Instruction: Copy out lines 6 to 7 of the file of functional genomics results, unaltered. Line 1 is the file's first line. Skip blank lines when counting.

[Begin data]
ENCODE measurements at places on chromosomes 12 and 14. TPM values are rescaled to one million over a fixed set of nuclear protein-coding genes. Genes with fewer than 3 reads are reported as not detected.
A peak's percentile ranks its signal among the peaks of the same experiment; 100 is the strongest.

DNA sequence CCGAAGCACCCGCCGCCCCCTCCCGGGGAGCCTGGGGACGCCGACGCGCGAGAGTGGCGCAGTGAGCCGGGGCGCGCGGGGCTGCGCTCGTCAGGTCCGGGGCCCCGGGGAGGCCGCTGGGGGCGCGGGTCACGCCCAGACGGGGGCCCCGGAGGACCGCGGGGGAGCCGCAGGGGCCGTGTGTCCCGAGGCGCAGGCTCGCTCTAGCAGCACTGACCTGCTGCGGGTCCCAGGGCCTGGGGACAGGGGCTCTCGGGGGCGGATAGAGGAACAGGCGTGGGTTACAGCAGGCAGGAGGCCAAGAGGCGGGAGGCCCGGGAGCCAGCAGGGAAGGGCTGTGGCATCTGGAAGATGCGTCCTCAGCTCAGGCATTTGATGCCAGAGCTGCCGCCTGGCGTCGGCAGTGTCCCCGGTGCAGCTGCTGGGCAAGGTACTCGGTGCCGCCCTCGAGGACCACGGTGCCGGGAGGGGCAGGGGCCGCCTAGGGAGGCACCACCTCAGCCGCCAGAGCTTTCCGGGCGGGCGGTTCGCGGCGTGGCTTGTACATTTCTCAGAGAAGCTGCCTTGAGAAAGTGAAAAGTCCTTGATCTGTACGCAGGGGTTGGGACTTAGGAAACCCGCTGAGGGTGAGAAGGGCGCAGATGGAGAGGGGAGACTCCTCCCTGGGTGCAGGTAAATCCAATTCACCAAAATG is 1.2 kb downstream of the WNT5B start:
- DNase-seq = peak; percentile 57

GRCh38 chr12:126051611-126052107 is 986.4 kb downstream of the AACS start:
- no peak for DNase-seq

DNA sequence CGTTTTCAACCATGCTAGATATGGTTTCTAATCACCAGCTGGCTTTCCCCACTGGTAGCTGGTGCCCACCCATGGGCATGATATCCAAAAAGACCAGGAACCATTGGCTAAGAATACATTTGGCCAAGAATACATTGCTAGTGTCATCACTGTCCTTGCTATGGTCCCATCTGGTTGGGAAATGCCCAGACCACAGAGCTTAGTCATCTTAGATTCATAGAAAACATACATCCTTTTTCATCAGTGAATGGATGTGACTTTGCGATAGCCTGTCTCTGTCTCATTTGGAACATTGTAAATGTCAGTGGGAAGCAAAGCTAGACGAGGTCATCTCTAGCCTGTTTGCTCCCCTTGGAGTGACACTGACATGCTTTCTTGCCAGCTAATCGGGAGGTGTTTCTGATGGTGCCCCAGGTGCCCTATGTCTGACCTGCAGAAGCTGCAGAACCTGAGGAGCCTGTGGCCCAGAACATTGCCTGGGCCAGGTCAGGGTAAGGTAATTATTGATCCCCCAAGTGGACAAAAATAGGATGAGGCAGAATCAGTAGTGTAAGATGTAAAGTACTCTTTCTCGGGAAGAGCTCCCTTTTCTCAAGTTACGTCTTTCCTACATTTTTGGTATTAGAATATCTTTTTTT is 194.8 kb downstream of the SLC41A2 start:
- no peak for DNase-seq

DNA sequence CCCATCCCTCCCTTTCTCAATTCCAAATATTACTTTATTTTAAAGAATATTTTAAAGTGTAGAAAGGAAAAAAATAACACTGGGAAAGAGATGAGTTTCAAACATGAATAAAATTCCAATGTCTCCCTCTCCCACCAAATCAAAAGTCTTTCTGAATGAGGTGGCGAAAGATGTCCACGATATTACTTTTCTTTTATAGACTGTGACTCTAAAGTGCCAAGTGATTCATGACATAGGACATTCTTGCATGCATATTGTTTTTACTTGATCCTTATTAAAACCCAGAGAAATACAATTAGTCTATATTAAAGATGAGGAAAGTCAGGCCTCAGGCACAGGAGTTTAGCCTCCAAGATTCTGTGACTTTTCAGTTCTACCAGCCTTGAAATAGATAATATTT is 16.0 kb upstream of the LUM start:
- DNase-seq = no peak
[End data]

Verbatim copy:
- no peak for DNase-seq

DNA sequence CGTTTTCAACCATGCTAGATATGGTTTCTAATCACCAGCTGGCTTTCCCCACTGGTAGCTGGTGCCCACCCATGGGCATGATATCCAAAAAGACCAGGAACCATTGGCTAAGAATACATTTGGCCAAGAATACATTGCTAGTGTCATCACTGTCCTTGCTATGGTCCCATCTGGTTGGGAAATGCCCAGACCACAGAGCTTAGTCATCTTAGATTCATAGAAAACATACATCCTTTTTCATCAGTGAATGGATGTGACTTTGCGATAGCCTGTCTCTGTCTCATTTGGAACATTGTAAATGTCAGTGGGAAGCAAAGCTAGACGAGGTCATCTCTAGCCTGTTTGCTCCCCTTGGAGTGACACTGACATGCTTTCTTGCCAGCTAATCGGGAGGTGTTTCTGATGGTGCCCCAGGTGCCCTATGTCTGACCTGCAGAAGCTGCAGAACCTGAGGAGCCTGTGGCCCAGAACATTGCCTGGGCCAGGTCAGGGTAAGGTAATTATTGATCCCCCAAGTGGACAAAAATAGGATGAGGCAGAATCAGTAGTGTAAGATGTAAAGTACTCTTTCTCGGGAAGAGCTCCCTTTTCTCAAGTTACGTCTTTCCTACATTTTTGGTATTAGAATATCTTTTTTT is 194.8 kb downstream of the SLC41A2 start: